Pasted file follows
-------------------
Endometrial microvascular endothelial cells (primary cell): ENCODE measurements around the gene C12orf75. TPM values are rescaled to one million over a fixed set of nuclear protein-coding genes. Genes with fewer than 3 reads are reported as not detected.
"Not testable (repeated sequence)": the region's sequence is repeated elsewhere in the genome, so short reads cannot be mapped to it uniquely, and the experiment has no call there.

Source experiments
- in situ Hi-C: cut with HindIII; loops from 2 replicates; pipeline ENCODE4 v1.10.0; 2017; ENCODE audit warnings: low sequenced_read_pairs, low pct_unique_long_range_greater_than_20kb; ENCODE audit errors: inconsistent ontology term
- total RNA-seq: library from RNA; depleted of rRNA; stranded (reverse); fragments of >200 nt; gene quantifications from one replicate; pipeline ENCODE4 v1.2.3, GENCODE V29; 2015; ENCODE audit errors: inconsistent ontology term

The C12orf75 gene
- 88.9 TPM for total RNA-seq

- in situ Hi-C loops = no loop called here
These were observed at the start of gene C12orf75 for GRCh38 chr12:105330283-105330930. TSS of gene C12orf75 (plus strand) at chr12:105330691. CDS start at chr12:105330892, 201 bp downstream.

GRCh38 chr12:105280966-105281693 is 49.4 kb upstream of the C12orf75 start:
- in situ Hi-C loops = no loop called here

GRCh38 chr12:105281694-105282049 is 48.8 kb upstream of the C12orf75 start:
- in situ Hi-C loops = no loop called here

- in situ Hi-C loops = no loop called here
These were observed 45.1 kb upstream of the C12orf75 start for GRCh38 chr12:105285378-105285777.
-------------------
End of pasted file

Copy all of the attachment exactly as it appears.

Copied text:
Endometrial microvascular endothelial cells (primary cell): ENCODE measurements around the gene C12orf75. TPM values are rescaled to one million over a fixed set of nuclear protein-coding genes. Genes with fewer than 3 reads are reported as not detected.
"Not testable (repeated sequence)": the region's sequence is repeated elsewhere in the genome, so short reads cannot be mapped to it uniquely, and the experiment has no call there.

Source experiments
- in situ Hi-C: cut with HindIII; loops from 2 replicates; pipeline ENCODE4 v1.10.0; 2017; ENCODE audit warnings: low sequenced_read_pairs, low pct_unique_long_range_greater_than_20kb; ENCODE audit errors: inconsistent ontology term
- total RNA-seq: library from RNA; depleted of rRNA; stranded (reverse); fragments of >200 nt; gene quantifications from one replicate; pipeline ENCODE4 v1.2.3, GENCODE V29; 2015; ENCODE audit errors: inconsistent ontology term

The C12orf75 gene
- 88.9 TPM for total RNA-seq

- in situ Hi-C loops = no loop called here
These were observed at the start of gene C12orf75 for GRCh38 chr12:105330283-105330930. TSS of gene C12orf75 (plus strand) at chr12:105330691. CDS start at chr12:105330892, 201 bp downstream.

GRCh38 chr12:105280966-105281693 is 49.4 kb upstream of the C12orf75 start:
- in situ Hi-C loops = no loop called here

GRCh38 chr12:105281694-105282049 is 48.8 kb upstream of the C12orf75 start:
- in situ Hi-C loops = no loop called here

- in situ Hi-C loops = no loop called here
These were observed 45.1 kb upstream of the C12orf75 start for GRCh38 chr12:105285378-105285777.